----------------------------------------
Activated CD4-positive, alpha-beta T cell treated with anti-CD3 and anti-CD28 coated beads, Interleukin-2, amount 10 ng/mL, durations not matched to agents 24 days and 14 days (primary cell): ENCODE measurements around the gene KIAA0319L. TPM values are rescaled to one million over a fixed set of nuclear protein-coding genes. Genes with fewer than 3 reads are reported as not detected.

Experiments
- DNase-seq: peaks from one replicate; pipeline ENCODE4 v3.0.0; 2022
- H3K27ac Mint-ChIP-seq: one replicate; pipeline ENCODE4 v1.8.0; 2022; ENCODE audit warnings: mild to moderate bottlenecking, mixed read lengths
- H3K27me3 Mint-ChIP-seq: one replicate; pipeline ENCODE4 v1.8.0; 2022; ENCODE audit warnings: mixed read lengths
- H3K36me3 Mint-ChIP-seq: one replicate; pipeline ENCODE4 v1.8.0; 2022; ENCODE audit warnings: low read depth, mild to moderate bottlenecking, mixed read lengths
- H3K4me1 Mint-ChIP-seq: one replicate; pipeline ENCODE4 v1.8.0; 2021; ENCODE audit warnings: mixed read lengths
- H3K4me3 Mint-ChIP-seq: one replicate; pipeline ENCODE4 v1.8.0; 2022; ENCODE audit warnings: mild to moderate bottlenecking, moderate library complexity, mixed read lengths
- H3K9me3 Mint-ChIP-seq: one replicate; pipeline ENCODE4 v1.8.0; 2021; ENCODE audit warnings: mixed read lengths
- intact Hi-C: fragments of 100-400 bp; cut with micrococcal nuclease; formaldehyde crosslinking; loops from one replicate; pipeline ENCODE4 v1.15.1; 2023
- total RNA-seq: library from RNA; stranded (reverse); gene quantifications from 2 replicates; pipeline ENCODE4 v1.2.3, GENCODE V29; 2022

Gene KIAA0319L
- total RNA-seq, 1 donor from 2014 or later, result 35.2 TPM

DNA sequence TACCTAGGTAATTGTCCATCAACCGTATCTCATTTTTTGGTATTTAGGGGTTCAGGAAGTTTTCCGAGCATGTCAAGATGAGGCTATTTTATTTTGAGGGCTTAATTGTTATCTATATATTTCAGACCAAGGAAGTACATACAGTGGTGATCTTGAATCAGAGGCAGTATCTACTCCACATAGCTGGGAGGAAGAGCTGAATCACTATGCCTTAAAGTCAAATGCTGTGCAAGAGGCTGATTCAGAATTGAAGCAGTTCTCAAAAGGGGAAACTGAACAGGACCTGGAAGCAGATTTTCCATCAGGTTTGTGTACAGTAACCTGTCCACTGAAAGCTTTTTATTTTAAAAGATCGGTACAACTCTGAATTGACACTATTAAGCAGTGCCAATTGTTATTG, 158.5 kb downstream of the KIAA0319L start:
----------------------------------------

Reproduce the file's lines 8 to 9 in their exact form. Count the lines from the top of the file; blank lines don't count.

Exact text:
- H3K4me3 Mint-ChIP-seq: one replicate; pipeline ENCODE4 v1.8.0; 2022; ENCODE audit warnings: mild to moderate bottlenecking, moderate library complexity, mixed read lengths
- H3K9me3 Mint-ChIP-seq: one replicate; pipeline ENCODE4 v1.8.0; 2021; ENCODE audit warnings: mixed read lengths